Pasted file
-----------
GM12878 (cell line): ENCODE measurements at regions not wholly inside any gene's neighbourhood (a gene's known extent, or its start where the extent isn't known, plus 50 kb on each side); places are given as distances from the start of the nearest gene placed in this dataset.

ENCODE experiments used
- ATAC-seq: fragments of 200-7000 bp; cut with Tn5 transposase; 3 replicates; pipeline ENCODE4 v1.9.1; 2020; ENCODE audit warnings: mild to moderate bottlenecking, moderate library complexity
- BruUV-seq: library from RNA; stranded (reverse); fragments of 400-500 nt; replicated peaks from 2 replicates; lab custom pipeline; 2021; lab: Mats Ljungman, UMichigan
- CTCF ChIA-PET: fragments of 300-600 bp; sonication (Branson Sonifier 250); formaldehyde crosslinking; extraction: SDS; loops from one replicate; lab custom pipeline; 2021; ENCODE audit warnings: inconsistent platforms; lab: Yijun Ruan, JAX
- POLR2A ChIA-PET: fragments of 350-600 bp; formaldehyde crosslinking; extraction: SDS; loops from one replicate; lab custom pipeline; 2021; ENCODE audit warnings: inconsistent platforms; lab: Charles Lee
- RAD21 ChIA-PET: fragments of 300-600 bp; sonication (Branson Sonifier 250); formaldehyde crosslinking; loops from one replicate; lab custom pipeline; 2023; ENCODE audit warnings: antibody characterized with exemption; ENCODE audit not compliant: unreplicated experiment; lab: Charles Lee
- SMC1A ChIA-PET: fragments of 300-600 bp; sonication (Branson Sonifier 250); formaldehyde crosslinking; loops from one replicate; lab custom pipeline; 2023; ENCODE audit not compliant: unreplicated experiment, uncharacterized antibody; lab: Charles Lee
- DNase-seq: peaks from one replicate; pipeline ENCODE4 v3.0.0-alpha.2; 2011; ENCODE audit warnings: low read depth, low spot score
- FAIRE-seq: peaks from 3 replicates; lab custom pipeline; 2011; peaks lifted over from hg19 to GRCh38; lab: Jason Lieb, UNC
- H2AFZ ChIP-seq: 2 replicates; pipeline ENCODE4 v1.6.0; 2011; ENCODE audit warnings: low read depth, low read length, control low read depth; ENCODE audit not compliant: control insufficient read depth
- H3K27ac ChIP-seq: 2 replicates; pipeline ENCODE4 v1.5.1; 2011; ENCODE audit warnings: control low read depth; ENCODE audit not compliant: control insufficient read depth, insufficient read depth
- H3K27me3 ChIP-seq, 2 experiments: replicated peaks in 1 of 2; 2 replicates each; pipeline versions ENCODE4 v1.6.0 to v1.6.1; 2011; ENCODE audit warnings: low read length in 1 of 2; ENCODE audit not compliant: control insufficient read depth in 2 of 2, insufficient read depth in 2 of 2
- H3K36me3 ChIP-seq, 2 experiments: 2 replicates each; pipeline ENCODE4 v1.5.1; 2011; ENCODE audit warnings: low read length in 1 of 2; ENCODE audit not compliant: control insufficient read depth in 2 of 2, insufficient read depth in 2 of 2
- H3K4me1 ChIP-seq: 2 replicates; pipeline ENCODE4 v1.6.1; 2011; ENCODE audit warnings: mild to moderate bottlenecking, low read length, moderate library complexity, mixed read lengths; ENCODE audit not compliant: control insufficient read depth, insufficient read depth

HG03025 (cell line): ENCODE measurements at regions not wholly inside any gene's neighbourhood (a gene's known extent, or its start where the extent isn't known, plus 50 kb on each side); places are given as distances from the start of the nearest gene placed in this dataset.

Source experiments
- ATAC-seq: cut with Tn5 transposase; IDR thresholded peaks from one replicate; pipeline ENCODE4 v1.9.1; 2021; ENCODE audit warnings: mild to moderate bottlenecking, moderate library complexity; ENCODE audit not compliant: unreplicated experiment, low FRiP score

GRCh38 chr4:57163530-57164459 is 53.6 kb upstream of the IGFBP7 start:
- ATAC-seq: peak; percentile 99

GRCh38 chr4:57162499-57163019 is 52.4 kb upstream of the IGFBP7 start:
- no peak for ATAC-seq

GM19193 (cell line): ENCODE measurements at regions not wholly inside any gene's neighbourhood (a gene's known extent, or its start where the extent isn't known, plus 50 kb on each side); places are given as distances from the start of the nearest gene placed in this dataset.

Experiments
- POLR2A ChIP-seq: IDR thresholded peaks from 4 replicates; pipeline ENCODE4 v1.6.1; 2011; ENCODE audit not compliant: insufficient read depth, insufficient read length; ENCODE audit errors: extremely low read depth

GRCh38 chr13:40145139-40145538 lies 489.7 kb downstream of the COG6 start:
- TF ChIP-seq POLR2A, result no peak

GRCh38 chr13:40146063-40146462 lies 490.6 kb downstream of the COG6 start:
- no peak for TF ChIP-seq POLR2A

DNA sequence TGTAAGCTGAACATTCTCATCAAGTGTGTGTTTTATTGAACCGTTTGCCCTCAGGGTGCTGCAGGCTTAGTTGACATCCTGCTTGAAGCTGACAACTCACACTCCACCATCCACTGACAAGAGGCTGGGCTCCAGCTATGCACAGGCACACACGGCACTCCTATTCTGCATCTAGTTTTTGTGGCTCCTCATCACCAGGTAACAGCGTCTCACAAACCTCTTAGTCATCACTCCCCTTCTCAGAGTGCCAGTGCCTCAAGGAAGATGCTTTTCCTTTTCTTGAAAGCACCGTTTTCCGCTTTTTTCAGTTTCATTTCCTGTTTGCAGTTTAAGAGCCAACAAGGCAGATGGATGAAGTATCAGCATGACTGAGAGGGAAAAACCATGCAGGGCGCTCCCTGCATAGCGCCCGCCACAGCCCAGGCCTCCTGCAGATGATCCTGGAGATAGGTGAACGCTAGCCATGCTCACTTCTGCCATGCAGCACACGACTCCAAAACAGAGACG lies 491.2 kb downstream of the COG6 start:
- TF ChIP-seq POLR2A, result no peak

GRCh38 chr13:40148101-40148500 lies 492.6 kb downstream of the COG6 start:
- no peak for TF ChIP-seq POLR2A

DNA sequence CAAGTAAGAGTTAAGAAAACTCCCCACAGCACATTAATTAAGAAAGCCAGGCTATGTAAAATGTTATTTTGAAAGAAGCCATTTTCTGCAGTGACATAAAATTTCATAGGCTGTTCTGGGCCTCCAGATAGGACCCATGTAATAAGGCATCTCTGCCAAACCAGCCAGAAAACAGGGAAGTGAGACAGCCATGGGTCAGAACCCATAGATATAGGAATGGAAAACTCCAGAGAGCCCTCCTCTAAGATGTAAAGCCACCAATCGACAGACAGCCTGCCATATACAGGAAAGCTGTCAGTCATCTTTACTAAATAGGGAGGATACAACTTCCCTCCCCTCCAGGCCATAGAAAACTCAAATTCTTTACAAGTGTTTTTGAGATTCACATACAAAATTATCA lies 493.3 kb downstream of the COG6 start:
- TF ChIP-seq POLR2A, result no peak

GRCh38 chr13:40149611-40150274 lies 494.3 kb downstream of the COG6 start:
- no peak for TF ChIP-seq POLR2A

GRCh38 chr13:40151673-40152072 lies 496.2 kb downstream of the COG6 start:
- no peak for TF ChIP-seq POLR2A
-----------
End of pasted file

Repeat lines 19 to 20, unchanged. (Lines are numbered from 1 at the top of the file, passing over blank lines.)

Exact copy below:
GRCh38 chr4:57163530-57164459 is 53.6 kb upstream of the IGFBP7 start:
- ATAC-seq: peak; percentile 99